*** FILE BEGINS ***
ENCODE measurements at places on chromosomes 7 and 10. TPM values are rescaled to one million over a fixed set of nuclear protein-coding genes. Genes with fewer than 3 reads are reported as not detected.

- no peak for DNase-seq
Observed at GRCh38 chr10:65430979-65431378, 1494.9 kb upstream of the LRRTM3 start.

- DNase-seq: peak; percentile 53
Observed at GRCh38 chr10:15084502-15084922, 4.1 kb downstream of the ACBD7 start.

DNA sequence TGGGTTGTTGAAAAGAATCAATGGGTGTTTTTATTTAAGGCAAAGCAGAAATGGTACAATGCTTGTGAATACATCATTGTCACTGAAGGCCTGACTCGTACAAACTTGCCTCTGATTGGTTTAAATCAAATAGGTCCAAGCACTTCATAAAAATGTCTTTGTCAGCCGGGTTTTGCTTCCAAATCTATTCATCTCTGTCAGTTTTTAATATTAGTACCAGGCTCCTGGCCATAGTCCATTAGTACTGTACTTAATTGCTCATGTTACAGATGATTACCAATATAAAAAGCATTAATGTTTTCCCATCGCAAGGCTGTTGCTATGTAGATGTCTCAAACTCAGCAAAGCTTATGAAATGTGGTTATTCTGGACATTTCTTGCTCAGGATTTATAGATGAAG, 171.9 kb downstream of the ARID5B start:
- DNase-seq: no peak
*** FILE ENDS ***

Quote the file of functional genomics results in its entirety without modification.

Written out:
ENCODE measurements at places on chromosomes 7 and 10. TPM values are rescaled to one million over a fixed set of nuclear protein-coding genes. Genes with fewer than 3 reads are reported as not detected.

- no peak for DNase-seq
Observed at GRCh38 chr10:65430979-65431378, 1494.9 kb upstream of the LRRTM3 start.

- DNase-seq: peak; percentile 53
Observed at GRCh38 chr10:15084502-15084922, 4.1 kb downstream of the ACBD7 start.

DNA sequence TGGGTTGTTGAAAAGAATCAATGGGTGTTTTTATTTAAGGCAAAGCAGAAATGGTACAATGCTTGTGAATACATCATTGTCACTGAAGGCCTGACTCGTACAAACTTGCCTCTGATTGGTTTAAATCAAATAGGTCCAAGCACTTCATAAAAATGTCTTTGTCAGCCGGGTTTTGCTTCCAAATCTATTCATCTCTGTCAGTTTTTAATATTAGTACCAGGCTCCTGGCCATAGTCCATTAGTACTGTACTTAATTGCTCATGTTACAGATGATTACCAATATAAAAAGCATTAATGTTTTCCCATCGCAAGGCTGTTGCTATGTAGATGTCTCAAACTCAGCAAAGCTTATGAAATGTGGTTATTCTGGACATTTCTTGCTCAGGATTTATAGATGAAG, 171.9 kb downstream of the ARID5B start:
- DNase-seq: no peak